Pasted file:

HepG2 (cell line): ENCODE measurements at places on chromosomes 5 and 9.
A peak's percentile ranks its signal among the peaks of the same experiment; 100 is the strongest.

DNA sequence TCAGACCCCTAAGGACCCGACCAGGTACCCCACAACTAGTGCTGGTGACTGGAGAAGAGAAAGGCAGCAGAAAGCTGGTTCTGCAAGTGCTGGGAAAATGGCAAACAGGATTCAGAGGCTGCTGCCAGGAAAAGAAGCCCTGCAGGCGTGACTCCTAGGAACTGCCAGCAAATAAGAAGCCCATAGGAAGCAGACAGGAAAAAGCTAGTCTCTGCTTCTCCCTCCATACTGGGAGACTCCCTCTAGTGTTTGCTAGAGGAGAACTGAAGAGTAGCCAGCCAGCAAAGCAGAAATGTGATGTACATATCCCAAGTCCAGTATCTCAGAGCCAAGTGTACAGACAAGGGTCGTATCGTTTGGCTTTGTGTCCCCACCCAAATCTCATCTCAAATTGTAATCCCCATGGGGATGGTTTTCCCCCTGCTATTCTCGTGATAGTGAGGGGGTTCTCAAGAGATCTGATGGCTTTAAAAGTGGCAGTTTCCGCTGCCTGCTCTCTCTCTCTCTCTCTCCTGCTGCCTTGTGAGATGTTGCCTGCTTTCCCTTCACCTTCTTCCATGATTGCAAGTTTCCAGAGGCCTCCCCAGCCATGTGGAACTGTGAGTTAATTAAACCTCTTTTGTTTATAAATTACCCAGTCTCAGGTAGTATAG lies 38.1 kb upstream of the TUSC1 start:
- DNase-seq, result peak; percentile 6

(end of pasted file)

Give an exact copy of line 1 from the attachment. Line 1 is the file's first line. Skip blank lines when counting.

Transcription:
HepG2 (cell line): ENCODE measurements at places on chromosomes 5 and 9.